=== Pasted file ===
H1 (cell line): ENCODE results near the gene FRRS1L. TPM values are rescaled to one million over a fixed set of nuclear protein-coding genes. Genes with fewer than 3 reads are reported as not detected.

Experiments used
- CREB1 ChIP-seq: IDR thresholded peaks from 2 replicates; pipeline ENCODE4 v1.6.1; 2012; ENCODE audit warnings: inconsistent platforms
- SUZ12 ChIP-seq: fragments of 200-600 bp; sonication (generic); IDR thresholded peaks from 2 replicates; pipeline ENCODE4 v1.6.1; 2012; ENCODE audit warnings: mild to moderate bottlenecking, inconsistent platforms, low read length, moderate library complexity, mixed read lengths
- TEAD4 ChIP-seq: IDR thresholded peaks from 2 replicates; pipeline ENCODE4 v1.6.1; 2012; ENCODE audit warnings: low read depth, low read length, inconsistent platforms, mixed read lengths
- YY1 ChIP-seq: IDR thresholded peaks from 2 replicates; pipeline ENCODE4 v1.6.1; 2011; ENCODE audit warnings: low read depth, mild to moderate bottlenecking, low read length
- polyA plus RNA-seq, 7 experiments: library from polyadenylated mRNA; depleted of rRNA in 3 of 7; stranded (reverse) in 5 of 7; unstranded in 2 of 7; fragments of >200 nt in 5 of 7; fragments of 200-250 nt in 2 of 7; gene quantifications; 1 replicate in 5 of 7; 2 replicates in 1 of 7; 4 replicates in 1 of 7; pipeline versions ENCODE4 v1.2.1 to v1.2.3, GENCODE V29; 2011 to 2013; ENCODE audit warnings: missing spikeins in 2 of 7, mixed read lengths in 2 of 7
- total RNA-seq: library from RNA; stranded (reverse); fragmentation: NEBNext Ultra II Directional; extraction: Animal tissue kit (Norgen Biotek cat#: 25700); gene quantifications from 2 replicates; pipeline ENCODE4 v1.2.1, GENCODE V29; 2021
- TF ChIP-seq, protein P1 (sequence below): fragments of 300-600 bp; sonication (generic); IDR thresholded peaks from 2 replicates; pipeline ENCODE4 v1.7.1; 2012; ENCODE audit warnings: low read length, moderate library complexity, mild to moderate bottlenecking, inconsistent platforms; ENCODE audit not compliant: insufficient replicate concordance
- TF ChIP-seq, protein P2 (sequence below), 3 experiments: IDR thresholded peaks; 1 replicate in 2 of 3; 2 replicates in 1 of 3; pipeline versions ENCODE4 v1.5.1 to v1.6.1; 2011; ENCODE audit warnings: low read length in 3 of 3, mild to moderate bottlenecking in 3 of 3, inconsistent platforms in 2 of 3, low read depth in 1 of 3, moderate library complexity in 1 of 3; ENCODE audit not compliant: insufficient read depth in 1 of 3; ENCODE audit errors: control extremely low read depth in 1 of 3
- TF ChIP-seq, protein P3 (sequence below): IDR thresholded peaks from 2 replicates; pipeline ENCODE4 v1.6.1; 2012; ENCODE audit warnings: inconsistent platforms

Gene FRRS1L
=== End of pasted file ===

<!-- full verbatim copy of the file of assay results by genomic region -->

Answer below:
H1 (cell line): ENCODE results near the gene FRRS1L. TPM values are rescaled to one million over a fixed set of nuclear protein-coding genes. Genes with fewer than 3 reads are reported as not detected.

Experiments used
- CREB1 ChIP-seq: IDR thresholded peaks from 2 replicates; pipeline ENCODE4 v1.6.1; 2012; ENCODE audit warnings: inconsistent platforms
- SUZ12 ChIP-seq: fragments of 200-600 bp; sonication (generic); IDR thresholded peaks from 2 replicates; pipeline ENCODE4 v1.6.1; 2012; ENCODE audit warnings: mild to moderate bottlenecking, inconsistent platforms, low read length, moderate library complexity, mixed read lengths
- TEAD4 ChIP-seq: IDR thresholded peaks from 2 replicates; pipeline ENCODE4 v1.6.1; 2012; ENCODE audit warnings: low read depth, low read length, inconsistent platforms, mixed read lengths
- YY1 ChIP-seq: IDR thresholded peaks from 2 replicates; pipeline ENCODE4 v1.6.1; 2011; ENCODE audit warnings: low read depth, mild to moderate bottlenecking, low read length
- polyA plus RNA-seq, 7 experiments: library from polyadenylated mRNA; depleted of rRNA in 3 of 7; stranded (reverse) in 5 of 7; unstranded in 2 of 7; fragments of >200 nt in 5 of 7; fragments of 200-250 nt in 2 of 7; gene quantifications; 1 replicate in 5 of 7; 2 replicates in 1 of 7; 4 replicates in 1 of 7; pipeline versions ENCODE4 v1.2.1 to v1.2.3, GENCODE V29; 2011 to 2013; ENCODE audit warnings: missing spikeins in 2 of 7, mixed read lengths in 2 of 7
- total RNA-seq: library from RNA; stranded (reverse); fragmentation: NEBNext Ultra II Directional; extraction: Animal tissue kit (Norgen Biotek cat#: 25700); gene quantifications from 2 replicates; pipeline ENCODE4 v1.2.1, GENCODE V29; 2021
- TF ChIP-seq, protein P1 (sequence below): fragments of 300-600 bp; sonication (generic); IDR thresholded peaks from 2 replicates; pipeline ENCODE4 v1.7.1; 2012; ENCODE audit warnings: low read length, moderate library complexity, mild to moderate bottlenecking, inconsistent platforms; ENCODE audit not compliant: insufficient replicate concordance
- TF ChIP-seq, protein P2 (sequence below), 3 experiments: IDR thresholded peaks; 1 replicate in 2 of 3; 2 replicates in 1 of 3; pipeline versions ENCODE4 v1.5.1 to v1.6.1; 2011; ENCODE audit warnings: low read length in 3 of 3, mild to moderate bottlenecking in 3 of 3, inconsistent platforms in 2 of 3, low read depth in 1 of 3, moderate library complexity in 1 of 3; ENCODE audit not compliant: insufficient read depth in 1 of 3; ENCODE audit errors: control extremely low read depth in 1 of 3
- TF ChIP-seq, protein P3 (sequence below): IDR thresholded peaks from 2 replicates; pipeline ENCODE4 v1.6.1; 2012; ENCODE audit warnings: inconsistent platforms

Gene FRRS1L